GEORGE TOWN: For a few hundred guesthouses and hostels here, the chance to dig into Penang’s multi-million-ringgit tourism industry pie is as good as over.
Unable to cope with the state government’s stringent licensing requirements, many have started closing down.
“Our dreams are over. It’s impossible to follow the government’s ruling,” said Menu Cafe and Lodge owner Jack Ong.
He was spotted yesterday bringing down his signboard.
After trying to meet halfway since 2014, the Penang government has cracked the whip on 266 guesthouse, hostel and small hotel operators, many of whom run lodgings fashioned out of pre-war houses in the heritage enclave.
State executive councillor Chow Kon Yeow said unlicensed hotels with temporary licences are getting a final extension – until next Oct 31 – to submit their building plans to apply for planning permission.
He said out of the 266 guesthouses, only 99 submitted the necessary plans. Only six passed everything and received permanent licence.
He warned that city council enforcers would tear down the premises of new operators who did not qualify for temporary licences from now on. The operators would be taken to court under the Town and Country Planning Act 1976.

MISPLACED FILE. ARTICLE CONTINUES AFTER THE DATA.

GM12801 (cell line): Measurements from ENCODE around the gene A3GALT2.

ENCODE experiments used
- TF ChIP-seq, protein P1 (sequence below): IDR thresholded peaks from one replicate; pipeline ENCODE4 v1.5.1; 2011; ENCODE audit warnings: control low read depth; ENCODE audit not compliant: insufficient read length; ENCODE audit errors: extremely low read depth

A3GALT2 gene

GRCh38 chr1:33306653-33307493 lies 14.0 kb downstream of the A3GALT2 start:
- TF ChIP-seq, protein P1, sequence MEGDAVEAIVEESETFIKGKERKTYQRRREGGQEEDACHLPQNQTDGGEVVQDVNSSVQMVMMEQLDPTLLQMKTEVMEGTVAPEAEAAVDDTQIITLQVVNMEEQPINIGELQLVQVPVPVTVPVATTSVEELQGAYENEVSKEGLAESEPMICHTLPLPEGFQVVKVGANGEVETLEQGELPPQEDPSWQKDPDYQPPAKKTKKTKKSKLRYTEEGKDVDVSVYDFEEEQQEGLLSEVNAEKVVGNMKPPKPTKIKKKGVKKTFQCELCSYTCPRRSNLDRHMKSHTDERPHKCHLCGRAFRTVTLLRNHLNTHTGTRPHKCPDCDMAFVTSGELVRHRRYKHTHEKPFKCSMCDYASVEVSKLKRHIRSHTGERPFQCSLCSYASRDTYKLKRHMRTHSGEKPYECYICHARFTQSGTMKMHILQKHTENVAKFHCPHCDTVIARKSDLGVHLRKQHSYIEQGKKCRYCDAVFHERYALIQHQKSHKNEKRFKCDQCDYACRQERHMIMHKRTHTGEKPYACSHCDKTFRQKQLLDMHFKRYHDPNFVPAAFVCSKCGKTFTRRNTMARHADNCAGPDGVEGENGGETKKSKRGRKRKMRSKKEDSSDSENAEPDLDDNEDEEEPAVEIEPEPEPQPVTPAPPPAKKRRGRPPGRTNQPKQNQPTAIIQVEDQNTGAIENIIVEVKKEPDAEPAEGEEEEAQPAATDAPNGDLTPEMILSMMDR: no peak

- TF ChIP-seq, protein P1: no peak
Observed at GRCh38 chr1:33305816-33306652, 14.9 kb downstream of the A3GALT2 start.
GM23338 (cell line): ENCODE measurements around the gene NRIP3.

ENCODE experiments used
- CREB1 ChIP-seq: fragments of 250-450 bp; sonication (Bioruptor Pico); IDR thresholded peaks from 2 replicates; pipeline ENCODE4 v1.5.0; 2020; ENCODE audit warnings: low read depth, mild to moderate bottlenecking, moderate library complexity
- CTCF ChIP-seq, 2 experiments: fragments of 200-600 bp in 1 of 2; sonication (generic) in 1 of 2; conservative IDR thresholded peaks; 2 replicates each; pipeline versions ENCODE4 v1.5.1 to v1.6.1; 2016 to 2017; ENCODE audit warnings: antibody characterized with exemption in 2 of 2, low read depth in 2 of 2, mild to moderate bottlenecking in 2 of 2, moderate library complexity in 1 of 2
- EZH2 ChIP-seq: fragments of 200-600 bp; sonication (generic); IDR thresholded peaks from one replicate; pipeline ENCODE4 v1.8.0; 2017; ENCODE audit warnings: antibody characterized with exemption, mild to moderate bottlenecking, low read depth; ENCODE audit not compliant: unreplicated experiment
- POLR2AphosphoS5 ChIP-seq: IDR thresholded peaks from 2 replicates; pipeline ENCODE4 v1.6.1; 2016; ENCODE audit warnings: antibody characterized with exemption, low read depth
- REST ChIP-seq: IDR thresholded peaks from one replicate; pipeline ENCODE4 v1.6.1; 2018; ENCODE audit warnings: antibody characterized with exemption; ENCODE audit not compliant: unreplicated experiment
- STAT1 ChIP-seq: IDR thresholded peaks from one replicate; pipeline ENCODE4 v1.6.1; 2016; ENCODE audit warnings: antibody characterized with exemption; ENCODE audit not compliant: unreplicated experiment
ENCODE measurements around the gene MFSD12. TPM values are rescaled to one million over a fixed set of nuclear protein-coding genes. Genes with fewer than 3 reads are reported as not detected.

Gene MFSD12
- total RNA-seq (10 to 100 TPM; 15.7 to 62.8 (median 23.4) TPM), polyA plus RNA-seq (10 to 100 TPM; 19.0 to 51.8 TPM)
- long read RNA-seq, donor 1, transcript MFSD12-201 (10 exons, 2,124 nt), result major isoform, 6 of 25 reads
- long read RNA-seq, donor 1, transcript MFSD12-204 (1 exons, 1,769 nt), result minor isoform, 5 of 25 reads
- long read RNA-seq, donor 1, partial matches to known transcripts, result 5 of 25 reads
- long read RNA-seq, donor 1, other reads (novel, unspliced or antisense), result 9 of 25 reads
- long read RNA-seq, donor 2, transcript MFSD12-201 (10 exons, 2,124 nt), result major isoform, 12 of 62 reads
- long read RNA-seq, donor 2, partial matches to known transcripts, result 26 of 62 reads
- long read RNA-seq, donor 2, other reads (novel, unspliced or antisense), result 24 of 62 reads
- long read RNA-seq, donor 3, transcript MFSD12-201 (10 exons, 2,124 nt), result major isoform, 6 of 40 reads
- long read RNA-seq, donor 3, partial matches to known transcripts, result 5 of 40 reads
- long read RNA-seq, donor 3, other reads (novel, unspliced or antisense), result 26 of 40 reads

“Those without the temporary licences will have to follow the stringent procedures under the George Town Special Area Plan (SAP),” Chow told a press conference in Komtar yesterday.
The recently gazetted SAP does not allow new budget accommodations to be licensed in the heritage enclave. Only boutique and starred hotels are permitted in specific streets.
Chow said the state government was not destroying guesthouse businesses but operators should comply with the rules.
“Come with your planner, architect and the premises owner to consult the city council, heritage conservation body and Fire and Rescue Department before starting a guesthouse business,” he said.
Clockwise Place hostel owner Teresa Hii, who closed her business yesterday, called the temporary licence a “disillusionment”.
“If I never had a chance to get a permanent licence in the first place, the government should not have given me false hope with a temporary one.
“They should have told me and my partner before we spent over RM200,000 on renovations,” she said tearfully.
Hii, 32, said she started the hostel in 2012 with her partner. They rented their Stewart Lane pre-war premises without realising that, like many such houses, it was zoned for residential purposes only.
The property owner was not interested in re-zoning it for commercial use.
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